Happy ever after?

Culture and heritage

The culture and heritage research theme allows interdisciplinary teams to explore the construction of identity and culture through notions of memory and place.

Working with the life histories of individual men and women from the archives of Mass Observation, research at Sussex is bridging the gap in our understanding of love across the central years of the 20th century.

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Observing love in the 20th century

The nature of love has long exercised the minds of poets and philosophers. Historians, however, have only recently begun to approach the emotions as a legitimate subject of study and have tended to concentrate on advice literature rather than the experiences and social practices of individuals. A research project by Dr Claire Langhamer aims to address this gap in our understanding. By working with the life histories generated by the British social research organisation, Mass Observation, at the University of Sussex, Dr Langhamer is studying the meanings and uses of love across the central years of the 20th century.

Staue of wedding couple

Mass Observation was established in 1937 with the aim of constructing 'an anthropology of ourselves'. The organisation recruited volunteers to study the everyday lives of ordinary people in Britain. Its first phase generated material into the 1950s. Its approach was eclectic but included observational research; the accumulation of diaries, the most famous being that of Nella Last; and the collection of responses to a monthly 'directive', a series of open-ended questions on a diverse range of topics. Following the establishment of the Mass Observation Archive at Sussex in the 1970s, the directive system was revived and a second-phase project emerged in 1981, which continues to generate life history memory texts up to the present.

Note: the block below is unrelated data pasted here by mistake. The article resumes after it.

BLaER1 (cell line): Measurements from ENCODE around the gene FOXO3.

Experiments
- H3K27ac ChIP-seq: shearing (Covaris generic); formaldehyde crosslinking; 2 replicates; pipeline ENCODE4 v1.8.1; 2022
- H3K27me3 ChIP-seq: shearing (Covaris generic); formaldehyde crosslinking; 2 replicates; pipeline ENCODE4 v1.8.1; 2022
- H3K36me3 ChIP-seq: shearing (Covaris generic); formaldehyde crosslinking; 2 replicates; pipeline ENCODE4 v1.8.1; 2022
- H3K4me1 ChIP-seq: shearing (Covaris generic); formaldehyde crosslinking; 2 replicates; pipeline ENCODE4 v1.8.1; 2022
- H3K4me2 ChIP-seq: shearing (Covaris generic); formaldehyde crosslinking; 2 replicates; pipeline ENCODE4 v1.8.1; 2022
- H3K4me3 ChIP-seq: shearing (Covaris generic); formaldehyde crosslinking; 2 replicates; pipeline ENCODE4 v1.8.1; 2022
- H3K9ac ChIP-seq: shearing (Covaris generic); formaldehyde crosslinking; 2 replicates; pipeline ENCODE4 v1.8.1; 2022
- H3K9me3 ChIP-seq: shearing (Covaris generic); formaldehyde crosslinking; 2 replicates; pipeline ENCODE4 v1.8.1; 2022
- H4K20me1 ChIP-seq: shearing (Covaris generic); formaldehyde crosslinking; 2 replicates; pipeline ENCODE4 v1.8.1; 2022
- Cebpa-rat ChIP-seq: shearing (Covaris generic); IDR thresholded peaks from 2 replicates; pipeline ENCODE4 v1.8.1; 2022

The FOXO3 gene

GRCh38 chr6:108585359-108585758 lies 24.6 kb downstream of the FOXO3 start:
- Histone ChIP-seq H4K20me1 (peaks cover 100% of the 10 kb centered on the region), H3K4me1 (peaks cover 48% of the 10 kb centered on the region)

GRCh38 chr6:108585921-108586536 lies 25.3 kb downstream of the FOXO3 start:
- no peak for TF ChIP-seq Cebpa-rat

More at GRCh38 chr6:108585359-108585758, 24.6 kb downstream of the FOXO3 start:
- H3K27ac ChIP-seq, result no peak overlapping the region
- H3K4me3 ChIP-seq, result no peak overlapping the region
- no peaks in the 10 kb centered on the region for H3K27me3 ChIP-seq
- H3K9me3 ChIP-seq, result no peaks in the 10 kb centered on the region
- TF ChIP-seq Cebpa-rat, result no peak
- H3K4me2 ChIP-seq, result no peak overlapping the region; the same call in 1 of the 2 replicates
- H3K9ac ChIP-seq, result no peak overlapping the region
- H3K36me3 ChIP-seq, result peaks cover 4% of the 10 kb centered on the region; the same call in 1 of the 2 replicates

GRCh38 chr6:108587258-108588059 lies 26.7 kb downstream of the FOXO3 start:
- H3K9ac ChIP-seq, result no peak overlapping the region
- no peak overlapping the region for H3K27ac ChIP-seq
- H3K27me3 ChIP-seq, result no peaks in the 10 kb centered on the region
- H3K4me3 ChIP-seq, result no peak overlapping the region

Mass Observation offers a rich body of evidence for the history of emotional life because it has always asked its volunteers to record their subjective feelings, attitudes and desires. For example, in a 1939 directive on class, volunteers were asked 'If you are married, engaged or in love, state the part played in this situation by considerations of class?' The responses are a goldmine for understanding romantic taste and the relationship between practicality and desire within a particular historical moment. Since 1981, Mass Observation has posed questions on 'close relationships', 'having an affair', 'sex' and 'courting and dating'. Dr Langhamer's research uses sources such as these to explore romantic taste, courtship behaviour, models of commitment and the interplay between selfhood and emotional connectivity across the period 1930-1970.

Image of archive material from the Mass Observation archive

Her research has established that the period witnessed an increasingly enthusiastic celebration of emotional intimacy within married life. However, romantic love, particularly when tied to sexual satisfaction, provided an unstable basis upon which to build marriages, chiefly because it had a tendency to seep beyond the confines of matrimony. The evidence suggests that an everyday matrimonial model based upon the transformative power of love carried within it the seeds of its own destruction. The late 20th-century decline of marriage for life was rooted in the contradictions, tensions, and illogicalities that lay at the heart of midcentury intimacy as revealed in the life histories of the Mass Observers.

Claire's perspective

Dr Claire Langhamer - Senior lecturer in history

'Over the last 10 years Mass Observation has played an increasingly central role within my research life. As well as using the Mass Observation Archive in my history of love, I have consulted it for studies of women's leisure, mid-century home life and wartime pub usage. For any historian interested in the everyday life of midtwentieth century Britain, the Mass Observation Archive probably offers the richest and most diverse collection of material available anywhere in the world. For this reason the archive underpins my future research plans. My colleague Dr Ian Gazeley and I have recently submitted a large research grant application to use Mass Observation 1937-48 for a major study of religious belief in Britain.'

Dr Claire Langhamer
Senior lecturer in history